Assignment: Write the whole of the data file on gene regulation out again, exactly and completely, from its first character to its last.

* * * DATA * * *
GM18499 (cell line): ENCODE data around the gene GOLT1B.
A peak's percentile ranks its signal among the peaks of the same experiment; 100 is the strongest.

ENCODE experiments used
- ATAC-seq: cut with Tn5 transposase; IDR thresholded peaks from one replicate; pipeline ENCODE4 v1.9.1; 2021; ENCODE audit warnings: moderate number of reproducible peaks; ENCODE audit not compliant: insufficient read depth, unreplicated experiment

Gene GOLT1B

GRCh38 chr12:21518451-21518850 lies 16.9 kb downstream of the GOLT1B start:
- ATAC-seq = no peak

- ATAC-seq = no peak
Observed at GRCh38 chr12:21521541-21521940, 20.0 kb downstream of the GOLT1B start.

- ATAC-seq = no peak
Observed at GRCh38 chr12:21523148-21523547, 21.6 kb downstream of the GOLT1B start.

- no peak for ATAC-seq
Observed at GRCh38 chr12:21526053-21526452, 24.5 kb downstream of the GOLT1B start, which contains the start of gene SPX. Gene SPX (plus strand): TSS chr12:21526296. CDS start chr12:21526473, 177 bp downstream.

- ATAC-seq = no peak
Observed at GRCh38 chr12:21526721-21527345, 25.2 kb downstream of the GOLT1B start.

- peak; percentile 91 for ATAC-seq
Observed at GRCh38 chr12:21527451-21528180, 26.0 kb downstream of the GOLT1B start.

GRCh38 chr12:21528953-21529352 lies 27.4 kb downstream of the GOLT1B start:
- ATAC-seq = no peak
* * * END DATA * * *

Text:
GM18499 (cell line): ENCODE data around the gene GOLT1B.
A peak's percentile ranks its signal among the peaks of the same experiment; 100 is the strongest.

ENCODE experiments used
- ATAC-seq: cut with Tn5 transposase; IDR thresholded peaks from one replicate; pipeline ENCODE4 v1.9.1; 2021; ENCODE audit warnings: moderate number of reproducible peaks; ENCODE audit not compliant: insufficient read depth, unreplicated experiment

Gene GOLT1B

GRCh38 chr12:21518451-21518850 lies 16.9 kb downstream of the GOLT1B start:
- ATAC-seq = no peak

- ATAC-seq = no peak
Observed at GRCh38 chr12:21521541-21521940, 20.0 kb downstream of the GOLT1B start.

- ATAC-seq = no peak
Observed at GRCh38 chr12:21523148-21523547, 21.6 kb downstream of the GOLT1B start.

- no peak for ATAC-seq
Observed at GRCh38 chr12:21526053-21526452, 24.5 kb downstream of the GOLT1B start, which contains the start of gene SPX. Gene SPX (plus strand): TSS chr12:21526296. CDS start chr12:21526473, 177 bp downstream.

- ATAC-seq = no peak
Observed at GRCh38 chr12:21526721-21527345, 25.2 kb downstream of the GOLT1B start.

- peak; percentile 91 for ATAC-seq
Observed at GRCh38 chr12:21527451-21528180, 26.0 kb downstream of the GOLT1B start.

GRCh38 chr12:21528953-21529352 lies 27.4 kb downstream of the GOLT1B start:
- ATAC-seq = no peak